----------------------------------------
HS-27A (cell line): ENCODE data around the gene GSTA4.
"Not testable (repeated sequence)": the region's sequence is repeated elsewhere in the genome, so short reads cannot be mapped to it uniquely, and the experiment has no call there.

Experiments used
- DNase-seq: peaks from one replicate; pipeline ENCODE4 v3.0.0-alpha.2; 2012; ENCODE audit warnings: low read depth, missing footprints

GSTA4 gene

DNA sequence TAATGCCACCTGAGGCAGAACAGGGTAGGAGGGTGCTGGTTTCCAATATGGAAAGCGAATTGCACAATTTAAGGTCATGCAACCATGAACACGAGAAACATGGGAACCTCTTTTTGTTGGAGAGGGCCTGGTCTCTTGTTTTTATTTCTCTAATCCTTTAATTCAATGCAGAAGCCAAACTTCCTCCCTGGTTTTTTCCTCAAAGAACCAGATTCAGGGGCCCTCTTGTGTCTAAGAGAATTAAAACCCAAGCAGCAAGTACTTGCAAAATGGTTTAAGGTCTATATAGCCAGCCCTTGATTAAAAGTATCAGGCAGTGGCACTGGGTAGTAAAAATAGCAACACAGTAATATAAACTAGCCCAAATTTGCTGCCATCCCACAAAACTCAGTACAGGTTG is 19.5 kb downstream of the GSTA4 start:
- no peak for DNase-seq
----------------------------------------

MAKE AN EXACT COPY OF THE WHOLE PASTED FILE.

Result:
HS-27A (cell line): ENCODE data around the gene GSTA4.
"Not testable (repeated sequence)": the region's sequence is repeated elsewhere in the genome, so short reads cannot be mapped to it uniquely, and the experiment has no call there.

Experiments used
- DNase-seq: peaks from one replicate; pipeline ENCODE4 v3.0.0-alpha.2; 2012; ENCODE audit warnings: low read depth, missing footprints

GSTA4 gene

DNA sequence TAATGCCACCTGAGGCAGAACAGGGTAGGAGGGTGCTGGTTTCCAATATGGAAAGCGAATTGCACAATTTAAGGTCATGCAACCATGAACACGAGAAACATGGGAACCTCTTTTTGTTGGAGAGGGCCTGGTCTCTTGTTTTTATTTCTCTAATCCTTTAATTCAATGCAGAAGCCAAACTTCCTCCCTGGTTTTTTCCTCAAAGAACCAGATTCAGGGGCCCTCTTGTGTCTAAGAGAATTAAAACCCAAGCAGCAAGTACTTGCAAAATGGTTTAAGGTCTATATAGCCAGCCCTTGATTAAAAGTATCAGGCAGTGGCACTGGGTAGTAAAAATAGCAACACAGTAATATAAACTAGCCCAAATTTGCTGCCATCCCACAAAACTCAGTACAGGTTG is 19.5 kb downstream of the GSTA4 start:
- no peak for DNase-seq